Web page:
Contained within the pyrotechnic housing 34 is a pyrotechnic charge 54 of a granular mixture of BKNO3 and an initiator 56. Initiator 56 is retained within housing 34 by a hollow generally cylindrical mounting adapter 58. Mounting adapter 58 is located in an opening 60 in a central location in the outer end 36 of housing 34, being sealed therein by an O-ring seal 61. A circumferential crimp 62 formed in the outer end 36 of housing 34 securely retains the mounting adapter 58 in opening 60. Electrical contact pins 57 connect initiator 56 to collision sensor means (not shown).
Initiator 56 has a conically shaped portion 63 in engagement with and matching a similarly shaped conical portion provided in the mounting adapter 58. Another portion of the mounting adapter 58 forms a crimp 64 over a reversed conical portion 65 of the initiator 56 thus retaining the latter securely within the opening 60.
Pyrotechnic charge 54 is contained within a generally cylindrical container 66 having a closed reentrant portion 68 into which the initiator 56 fits in close but non contacting relation. The other end of container 66 is closed by a hat shaped container 70. Container 70 includes a relatively wide brim 72 at the open end thereof that is sealed with an aluminum foil seal 74. Adhesive 76 may be provided for attaching seal 74 to the brim 72.
Container 70 contains an igniter material 78. For facilitating the insertion of container 70 into the open end of container 65 and for effecting a close engagement with the inner wall surface of the latter, the outer peripheral edge of the brim 72 desirably is rounded, as best seen in FIG. 6. Sealing between the containers 66 and 70 may be effected by a suitable sealant 80 such as silicone rubber properly cured in known manner. Desirably, the edge 82 of the open end of container 66 may be rounded inwardly, as shown, to conform to the shape of the inner wall of the pyrotechnic housing 34 with the surface of container 70 remote from foil seal 74 in good thermal contact with the inner end wall of housing 34 and the adjacent end of plug 44.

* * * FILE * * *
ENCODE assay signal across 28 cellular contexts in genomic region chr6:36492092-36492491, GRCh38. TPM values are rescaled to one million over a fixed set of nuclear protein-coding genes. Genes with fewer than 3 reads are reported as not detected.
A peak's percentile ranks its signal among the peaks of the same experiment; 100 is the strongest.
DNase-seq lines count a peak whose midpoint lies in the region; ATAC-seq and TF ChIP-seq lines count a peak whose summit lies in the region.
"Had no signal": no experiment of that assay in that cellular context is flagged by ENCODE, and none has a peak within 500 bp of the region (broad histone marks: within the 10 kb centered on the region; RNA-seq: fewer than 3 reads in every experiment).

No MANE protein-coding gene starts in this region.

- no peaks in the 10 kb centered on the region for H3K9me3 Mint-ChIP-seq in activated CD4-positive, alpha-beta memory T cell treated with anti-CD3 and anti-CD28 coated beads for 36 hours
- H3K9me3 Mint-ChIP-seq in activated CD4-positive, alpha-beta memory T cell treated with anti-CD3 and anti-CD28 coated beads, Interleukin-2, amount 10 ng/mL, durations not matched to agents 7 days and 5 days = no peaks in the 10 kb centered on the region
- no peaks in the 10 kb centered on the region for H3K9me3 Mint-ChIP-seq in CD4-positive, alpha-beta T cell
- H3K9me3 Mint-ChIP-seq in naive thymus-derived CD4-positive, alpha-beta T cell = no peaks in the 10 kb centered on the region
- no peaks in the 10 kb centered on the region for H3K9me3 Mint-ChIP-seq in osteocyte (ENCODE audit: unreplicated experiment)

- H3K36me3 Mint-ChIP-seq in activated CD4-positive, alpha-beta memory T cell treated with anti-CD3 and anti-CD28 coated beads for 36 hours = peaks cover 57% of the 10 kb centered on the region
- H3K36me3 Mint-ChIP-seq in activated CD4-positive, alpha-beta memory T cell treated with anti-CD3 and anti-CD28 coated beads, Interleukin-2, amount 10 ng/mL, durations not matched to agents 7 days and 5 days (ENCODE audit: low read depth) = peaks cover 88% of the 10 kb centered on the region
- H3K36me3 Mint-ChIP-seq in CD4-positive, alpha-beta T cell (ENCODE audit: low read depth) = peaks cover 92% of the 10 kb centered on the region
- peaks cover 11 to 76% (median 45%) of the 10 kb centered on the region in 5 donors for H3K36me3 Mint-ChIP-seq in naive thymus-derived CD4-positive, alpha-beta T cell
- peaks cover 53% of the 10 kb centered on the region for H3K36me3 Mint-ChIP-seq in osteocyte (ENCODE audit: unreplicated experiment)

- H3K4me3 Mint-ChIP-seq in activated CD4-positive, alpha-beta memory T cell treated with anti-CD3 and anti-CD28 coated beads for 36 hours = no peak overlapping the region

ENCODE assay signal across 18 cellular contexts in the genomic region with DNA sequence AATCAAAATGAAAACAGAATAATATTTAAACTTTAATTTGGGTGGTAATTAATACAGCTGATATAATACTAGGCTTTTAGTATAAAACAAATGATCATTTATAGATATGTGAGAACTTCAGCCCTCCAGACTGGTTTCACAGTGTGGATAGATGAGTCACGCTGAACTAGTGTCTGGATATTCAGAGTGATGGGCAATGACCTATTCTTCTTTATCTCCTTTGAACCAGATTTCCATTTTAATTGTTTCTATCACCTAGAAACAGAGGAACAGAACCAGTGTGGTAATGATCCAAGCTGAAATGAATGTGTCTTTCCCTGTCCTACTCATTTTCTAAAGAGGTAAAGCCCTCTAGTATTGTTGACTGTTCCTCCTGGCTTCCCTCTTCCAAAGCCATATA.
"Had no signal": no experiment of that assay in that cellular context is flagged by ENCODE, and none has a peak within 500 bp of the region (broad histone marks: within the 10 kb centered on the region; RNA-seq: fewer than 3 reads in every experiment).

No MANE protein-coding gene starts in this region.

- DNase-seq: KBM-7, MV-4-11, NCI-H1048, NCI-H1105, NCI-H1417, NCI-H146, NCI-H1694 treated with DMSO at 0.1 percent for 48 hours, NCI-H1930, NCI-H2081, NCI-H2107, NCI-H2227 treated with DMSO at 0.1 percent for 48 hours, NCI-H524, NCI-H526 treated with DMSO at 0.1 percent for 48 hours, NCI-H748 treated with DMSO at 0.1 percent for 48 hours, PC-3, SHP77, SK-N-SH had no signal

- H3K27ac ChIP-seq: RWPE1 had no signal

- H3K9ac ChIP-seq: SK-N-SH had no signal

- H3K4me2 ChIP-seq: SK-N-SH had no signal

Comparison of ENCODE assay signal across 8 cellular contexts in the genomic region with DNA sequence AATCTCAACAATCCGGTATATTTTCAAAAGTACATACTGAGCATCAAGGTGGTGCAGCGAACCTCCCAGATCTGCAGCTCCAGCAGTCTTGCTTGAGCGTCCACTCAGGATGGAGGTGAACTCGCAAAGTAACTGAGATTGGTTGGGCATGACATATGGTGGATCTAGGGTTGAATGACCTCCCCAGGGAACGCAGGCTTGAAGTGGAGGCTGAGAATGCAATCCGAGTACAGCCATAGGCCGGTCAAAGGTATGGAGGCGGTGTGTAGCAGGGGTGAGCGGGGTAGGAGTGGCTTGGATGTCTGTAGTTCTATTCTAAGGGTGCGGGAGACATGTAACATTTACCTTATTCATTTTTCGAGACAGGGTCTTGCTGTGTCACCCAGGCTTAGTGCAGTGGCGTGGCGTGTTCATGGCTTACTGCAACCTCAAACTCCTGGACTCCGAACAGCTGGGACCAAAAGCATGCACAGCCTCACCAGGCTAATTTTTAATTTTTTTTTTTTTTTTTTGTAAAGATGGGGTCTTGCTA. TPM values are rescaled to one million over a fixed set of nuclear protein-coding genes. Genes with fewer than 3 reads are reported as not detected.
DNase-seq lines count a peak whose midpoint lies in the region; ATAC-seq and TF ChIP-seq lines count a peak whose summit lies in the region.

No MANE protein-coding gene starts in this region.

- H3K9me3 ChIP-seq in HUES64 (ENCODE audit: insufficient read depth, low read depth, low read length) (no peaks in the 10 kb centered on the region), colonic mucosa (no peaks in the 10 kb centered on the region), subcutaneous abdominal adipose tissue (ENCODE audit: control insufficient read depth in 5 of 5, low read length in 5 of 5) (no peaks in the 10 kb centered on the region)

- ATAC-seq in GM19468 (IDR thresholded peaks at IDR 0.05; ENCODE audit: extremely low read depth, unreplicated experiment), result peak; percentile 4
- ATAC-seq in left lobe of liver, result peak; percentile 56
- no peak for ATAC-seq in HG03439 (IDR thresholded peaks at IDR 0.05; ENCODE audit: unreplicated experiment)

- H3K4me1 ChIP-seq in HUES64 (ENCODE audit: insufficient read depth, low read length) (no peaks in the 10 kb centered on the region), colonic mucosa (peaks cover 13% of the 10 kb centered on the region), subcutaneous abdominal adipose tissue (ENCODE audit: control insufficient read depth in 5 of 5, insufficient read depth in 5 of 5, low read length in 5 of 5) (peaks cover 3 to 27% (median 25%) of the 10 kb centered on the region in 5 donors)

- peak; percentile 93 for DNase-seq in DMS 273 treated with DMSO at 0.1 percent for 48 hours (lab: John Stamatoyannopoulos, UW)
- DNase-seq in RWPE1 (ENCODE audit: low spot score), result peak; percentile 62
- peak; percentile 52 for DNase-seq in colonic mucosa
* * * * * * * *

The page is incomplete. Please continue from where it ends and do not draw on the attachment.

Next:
Although various pyrotechnic materials may be employed for pyrotechnic charge 54 in container 66, a preferred material is a granular mixture of 25% by weight of Boron and 75% of Potassium Nitrate. This mixture has been found to burn with hot flame that is suitable for heating the stored gas within chamber 16 according to the invention.
The igniter material 78 in container 70 may be any granule powder or other material which is stable for long periods at temperatures up to 250° F. (121° C.), will auto ignite at the desired temperature of approximately 350° F. (177° C.), and provide a hot gas effluent output sufficient to ignite the pyrotechnic charge 54 within container 66. An igniter material 78 that has been found to be satisfactory is du Pont 3031, a product of E. I. du Pont de Nemours & Co., Inc. of Wilmington, Delaware. Stability over long periods is needed because of the expected longevity of use, which may be ten (10) years or more of the vehicle in which the hybrid inflator 10 is installed.
The material of the housing of container 66 may be 0.010 to 0.020 inch (0.0254 to 0.0508 cm) aluminum or steel foil. Adhesive 76 must have high temperature adhesive properties up to the temperature of auto ignition.
The purpose of container 66 and the igniter material 78 contained therein is to rapidly ignite the inflator 10 once the auto ignition temperature of the granules of the igniter material 78 is reached. This result is facilitated through the arrangement of the igniter material 78 in intimate or close thermal contact with the wall of the pyrometric housing 34, with the hot gaseous output thereof, upon auto ignition, being directed into the pyrometric charge 54 in container 66.